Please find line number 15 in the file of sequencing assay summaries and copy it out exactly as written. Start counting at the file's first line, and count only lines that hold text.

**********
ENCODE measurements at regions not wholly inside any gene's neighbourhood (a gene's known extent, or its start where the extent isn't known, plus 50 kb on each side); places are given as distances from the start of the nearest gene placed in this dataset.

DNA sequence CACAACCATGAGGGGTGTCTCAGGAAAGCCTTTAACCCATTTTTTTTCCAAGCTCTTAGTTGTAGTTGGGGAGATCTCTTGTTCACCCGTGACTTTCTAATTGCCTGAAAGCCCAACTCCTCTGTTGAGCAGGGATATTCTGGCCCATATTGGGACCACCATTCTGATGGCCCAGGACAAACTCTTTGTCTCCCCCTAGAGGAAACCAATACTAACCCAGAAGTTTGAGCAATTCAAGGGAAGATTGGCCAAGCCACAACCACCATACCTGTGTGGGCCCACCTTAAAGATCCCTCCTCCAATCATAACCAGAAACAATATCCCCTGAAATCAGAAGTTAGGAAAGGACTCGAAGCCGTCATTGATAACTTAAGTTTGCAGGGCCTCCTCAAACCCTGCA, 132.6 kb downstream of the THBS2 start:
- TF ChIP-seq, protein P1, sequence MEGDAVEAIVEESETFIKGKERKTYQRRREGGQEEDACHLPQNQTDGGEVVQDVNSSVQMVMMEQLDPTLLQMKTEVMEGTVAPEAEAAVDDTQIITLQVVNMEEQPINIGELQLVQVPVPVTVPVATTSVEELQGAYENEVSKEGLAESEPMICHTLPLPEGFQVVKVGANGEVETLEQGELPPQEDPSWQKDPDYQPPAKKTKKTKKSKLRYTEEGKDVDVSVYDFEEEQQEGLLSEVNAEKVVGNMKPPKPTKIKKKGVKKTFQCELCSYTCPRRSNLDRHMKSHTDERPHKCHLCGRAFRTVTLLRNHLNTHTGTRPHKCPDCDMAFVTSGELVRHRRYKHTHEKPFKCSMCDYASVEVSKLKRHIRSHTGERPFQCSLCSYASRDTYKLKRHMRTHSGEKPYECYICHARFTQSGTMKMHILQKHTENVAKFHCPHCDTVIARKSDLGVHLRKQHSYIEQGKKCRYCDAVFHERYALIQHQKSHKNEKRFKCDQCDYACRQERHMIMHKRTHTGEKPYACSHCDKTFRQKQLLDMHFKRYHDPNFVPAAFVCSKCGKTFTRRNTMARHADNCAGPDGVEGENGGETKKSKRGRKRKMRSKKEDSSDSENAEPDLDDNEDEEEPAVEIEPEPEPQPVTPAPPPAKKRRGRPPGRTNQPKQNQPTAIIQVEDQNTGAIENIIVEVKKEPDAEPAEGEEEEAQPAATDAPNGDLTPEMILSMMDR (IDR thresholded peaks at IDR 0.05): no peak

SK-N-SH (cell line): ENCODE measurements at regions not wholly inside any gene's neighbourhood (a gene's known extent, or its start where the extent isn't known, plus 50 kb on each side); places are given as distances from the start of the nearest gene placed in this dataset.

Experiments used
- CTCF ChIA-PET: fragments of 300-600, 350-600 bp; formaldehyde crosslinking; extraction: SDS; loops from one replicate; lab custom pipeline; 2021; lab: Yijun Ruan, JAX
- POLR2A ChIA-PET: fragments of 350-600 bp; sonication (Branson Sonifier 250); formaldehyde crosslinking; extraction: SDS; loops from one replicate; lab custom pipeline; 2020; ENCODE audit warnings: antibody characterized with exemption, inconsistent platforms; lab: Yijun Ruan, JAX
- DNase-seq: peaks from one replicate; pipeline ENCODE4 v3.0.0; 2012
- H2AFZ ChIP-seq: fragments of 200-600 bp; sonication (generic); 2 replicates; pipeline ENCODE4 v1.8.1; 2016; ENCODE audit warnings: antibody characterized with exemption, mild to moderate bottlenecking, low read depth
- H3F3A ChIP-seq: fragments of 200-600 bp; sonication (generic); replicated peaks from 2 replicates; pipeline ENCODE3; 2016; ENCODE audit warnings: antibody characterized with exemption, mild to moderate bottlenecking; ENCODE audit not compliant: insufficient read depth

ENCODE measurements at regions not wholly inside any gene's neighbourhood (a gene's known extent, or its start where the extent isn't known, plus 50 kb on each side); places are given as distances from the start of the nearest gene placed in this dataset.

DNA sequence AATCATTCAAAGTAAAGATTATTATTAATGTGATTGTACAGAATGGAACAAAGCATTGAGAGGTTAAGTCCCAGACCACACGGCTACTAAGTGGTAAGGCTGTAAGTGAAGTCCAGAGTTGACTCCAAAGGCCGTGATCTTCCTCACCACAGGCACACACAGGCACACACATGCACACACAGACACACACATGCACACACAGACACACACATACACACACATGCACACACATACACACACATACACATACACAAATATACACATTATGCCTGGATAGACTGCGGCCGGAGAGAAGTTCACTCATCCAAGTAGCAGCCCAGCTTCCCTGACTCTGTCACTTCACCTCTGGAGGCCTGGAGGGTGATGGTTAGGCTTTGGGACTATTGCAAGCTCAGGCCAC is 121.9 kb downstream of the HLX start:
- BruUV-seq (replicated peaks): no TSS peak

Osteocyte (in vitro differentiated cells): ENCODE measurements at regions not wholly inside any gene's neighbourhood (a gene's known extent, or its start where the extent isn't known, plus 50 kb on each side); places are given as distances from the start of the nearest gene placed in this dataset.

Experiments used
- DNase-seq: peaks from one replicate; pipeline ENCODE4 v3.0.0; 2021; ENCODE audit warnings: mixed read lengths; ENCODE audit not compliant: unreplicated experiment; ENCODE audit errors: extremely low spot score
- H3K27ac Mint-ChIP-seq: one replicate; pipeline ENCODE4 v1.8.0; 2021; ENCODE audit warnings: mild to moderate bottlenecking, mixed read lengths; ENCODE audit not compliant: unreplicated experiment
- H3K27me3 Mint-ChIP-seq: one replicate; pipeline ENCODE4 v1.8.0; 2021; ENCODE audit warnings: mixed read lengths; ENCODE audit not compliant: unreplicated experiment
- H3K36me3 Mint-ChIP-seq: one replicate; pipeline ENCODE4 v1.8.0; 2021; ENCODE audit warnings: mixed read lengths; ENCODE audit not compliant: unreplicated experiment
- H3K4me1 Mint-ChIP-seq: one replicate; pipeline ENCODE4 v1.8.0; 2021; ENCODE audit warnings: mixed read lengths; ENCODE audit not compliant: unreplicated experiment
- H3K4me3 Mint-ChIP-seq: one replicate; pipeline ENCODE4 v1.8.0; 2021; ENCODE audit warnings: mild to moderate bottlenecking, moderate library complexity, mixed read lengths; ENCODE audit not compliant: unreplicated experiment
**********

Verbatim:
Experiments used